Expanding Choice and Opportunities for Entrepreneurship

Capitalism and the Third World. Individual choice and the welfare state. Nonprofit corporations run on government funds—the basic education business. Nonunion job placements. The possibilities.

Something important happened, I think, to a large number of people, a lot of blacks among them. And at the risk of simplification, I would say that a number of people who have been concerned about social problems reached the crossroads fairly recently. One road leads toward what I would call a benign or not-so-benign authoritarianism. Another road leads toward individual choice and responsibility. I find myself choosing individual choice and responsibility, although a lot of people I have worked with are going down the other road.

How is the existing economic system going to offer new opportunities for individual private entrepreneurs who are not dependent on the state?

The fundamental question for this conference is how, over the next ten years, can we work out practical programs to combine a new synthesis of free choice, free market methods and goals, with a commitment to Third World communities? Unless capitalism in its present phase is able to reach some kind of reconciliation at home and abroad with Third World peoples, capitalism, in my opinion, will be a passing phase, because liberty often is not what humanity has chosen -- or rather, has had chosen for it.

Another way of phrasing that question is: How is the existing economic system going to offer new opportunities for individual private entrepreneurs who are not dependent on the state? In other words -- put very bluntly -- how are we going to make an environment where thousands and millions of new capitalists are going to be grown and encouraged? Because, unless there are additional people who are not only converting to free-market thinking but who also are starting to participate in private-enterprise solutions to problems, we will not long survive.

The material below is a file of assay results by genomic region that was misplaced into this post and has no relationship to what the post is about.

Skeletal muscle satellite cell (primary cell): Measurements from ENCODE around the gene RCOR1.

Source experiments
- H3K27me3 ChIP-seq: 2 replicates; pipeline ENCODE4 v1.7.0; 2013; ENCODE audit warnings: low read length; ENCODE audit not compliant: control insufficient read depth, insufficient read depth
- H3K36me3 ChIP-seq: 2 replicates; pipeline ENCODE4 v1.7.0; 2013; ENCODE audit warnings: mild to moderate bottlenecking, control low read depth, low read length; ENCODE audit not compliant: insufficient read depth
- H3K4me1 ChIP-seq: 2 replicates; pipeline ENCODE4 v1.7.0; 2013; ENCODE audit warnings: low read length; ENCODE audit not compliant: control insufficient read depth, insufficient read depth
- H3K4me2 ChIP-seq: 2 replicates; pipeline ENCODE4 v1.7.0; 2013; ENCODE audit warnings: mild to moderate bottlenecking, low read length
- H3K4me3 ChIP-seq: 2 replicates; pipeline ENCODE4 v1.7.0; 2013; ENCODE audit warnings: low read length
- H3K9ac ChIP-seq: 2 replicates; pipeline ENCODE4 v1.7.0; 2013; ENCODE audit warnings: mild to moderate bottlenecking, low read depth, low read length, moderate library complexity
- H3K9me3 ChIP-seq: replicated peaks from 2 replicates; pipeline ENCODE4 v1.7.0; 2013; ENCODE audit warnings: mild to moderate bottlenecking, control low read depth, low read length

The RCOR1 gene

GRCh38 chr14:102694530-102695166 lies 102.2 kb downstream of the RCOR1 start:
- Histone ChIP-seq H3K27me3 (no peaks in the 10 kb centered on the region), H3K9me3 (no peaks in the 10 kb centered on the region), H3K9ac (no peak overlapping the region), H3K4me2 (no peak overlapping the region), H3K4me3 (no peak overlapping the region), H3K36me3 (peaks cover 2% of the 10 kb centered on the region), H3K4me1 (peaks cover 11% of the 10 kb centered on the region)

There is no way that I can give you anything approaching a comprehensive solution. So let me focus on one area where there may be the opportunity for fruitful action by a number of us over the next ten years. That is the question of opening up the governmental structure -- the welfare state -- to individual choice or, if you will, privatizing the welfare state. I am encouraged about the possibility of this approach. Let me refer not to theory but to what people are doing, because I think practice is often ahead of theory. The ordinary citizen is doing things that are not even dreamed of in academe.